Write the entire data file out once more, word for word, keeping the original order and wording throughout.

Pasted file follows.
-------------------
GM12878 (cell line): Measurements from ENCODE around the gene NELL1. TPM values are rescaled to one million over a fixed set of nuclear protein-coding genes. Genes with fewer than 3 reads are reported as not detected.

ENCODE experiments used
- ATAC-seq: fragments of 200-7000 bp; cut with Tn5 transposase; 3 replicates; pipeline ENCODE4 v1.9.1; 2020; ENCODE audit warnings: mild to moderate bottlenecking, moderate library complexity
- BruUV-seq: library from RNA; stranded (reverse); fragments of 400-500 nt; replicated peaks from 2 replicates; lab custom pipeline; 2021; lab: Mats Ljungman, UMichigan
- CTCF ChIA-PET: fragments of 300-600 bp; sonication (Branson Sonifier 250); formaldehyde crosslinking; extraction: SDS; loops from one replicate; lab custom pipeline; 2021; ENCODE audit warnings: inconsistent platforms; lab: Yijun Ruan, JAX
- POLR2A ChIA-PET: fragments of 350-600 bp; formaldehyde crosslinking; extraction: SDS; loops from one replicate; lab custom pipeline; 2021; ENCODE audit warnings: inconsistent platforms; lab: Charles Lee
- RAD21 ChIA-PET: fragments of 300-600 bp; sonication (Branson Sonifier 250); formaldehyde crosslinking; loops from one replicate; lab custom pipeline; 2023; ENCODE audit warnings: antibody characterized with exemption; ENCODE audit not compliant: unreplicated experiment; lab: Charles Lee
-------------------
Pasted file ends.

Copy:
GM12878 (cell line): Measurements from ENCODE around the gene NELL1. TPM values are rescaled to one million over a fixed set of nuclear protein-coding genes. Genes with fewer than 3 reads are reported as not detected.

ENCODE experiments used
- ATAC-seq: fragments of 200-7000 bp; cut with Tn5 transposase; 3 replicates; pipeline ENCODE4 v1.9.1; 2020; ENCODE audit warnings: mild to moderate bottlenecking, moderate library complexity
- BruUV-seq: library from RNA; stranded (reverse); fragments of 400-500 nt; replicated peaks from 2 replicates; lab custom pipeline; 2021; lab: Mats Ljungman, UMichigan
- CTCF ChIA-PET: fragments of 300-600 bp; sonication (Branson Sonifier 250); formaldehyde crosslinking; extraction: SDS; loops from one replicate; lab custom pipeline; 2021; ENCODE audit warnings: inconsistent platforms; lab: Yijun Ruan, JAX
- POLR2A ChIA-PET: fragments of 350-600 bp; formaldehyde crosslinking; extraction: SDS; loops from one replicate; lab custom pipeline; 2021; ENCODE audit warnings: inconsistent platforms; lab: Charles Lee
- RAD21 ChIA-PET: fragments of 300-600 bp; sonication (Branson Sonifier 250); formaldehyde crosslinking; loops from one replicate; lab custom pipeline; 2023; ENCODE audit warnings: antibody characterized with exemption; ENCODE audit not compliant: unreplicated experiment; lab: Charles Lee